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The name game: Is origin the deciding factor?

By Branko Deljanin

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A 16.88-carat cushion-cut Paraiba tourmaline (main) and a paraiba tourmaline from Mozambique (inset).

“What’s in a name? That which we call a rose by any other name would smell as sweet.” It is clear Shakespeare placed more emphasis on what something is, rather than what it is called. Yet, when it comes to gemmology and provenance, it would appear the lines are slightly blurry.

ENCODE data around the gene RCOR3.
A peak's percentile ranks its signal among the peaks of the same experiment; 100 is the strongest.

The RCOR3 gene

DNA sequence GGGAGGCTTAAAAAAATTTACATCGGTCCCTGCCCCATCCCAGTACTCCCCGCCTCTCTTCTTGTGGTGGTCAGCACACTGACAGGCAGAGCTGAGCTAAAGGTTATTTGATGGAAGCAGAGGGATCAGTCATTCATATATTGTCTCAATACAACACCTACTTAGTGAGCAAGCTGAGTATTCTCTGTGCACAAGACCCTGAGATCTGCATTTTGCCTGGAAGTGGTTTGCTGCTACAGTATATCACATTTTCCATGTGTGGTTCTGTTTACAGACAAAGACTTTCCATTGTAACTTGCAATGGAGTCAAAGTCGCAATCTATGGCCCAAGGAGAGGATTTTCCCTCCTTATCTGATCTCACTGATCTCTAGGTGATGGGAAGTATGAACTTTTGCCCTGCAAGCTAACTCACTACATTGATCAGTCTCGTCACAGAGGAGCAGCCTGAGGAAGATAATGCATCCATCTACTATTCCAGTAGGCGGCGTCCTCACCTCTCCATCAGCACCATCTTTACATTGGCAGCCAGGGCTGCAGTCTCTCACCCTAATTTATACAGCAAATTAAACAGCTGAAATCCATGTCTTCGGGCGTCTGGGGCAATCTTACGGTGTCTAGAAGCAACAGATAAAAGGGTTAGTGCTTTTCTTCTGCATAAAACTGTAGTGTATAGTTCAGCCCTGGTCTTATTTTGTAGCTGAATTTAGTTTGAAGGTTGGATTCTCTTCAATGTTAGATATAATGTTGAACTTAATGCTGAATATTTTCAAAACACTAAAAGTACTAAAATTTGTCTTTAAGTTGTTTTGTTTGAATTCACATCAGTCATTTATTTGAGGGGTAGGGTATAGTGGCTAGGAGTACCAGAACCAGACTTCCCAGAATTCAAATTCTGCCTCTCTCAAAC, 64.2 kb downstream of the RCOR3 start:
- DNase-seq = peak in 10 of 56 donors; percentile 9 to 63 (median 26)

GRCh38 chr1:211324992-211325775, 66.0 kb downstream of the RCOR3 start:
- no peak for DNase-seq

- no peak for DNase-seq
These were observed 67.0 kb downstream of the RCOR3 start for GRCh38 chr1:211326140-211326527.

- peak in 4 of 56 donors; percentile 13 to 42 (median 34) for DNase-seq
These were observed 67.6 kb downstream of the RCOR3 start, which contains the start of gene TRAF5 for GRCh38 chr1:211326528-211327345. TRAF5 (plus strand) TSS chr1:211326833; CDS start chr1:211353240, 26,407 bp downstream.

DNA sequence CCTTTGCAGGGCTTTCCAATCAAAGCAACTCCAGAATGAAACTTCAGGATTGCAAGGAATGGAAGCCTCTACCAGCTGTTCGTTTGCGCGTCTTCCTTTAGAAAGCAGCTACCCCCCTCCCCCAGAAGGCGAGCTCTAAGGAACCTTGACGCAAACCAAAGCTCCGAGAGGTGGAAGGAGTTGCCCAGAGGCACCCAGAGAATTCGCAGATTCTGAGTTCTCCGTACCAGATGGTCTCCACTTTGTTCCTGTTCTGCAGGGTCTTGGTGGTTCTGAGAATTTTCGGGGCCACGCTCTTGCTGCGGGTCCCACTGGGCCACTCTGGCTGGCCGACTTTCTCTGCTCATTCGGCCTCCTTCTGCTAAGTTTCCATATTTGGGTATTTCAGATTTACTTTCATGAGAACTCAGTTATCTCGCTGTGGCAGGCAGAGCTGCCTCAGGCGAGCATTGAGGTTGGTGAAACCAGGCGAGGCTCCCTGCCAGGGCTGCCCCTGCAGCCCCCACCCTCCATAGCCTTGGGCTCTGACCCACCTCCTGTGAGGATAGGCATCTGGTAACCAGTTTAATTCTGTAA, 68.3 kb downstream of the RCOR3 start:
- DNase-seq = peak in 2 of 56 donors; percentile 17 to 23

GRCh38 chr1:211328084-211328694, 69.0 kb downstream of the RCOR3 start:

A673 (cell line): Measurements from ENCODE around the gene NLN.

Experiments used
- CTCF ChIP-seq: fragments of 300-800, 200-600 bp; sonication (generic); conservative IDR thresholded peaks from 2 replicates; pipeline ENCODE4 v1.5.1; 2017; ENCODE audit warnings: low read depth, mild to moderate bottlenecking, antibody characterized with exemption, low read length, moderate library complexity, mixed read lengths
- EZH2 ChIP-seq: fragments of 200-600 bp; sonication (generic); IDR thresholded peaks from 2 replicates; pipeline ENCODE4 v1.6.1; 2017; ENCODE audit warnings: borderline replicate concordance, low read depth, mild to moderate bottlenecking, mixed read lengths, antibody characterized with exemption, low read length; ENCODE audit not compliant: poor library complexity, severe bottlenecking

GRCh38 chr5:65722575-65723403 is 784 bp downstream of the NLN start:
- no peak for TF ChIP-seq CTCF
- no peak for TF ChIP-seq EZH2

Take Paraiba tourmaline, for instance, which was at the centre of a $120-million lawsuit against the American Gem Trade Association (AGTA) and others a few years ago. The plaintiff—Paraiba.com—argued using the term ‘paraiba’ as a variety classification for similar stones from Mozambique and Nigeria diminished the value of the electric blue and green stone sourced from Paraiba, Brazil. Although a judge ultimately dismissed the lawsuit, the case stirred up debate around the provenance of gemstones, how it can affect cost, and the language labs use when referring to stones sourced outside Brazil exhibiting similar colouring and properties.

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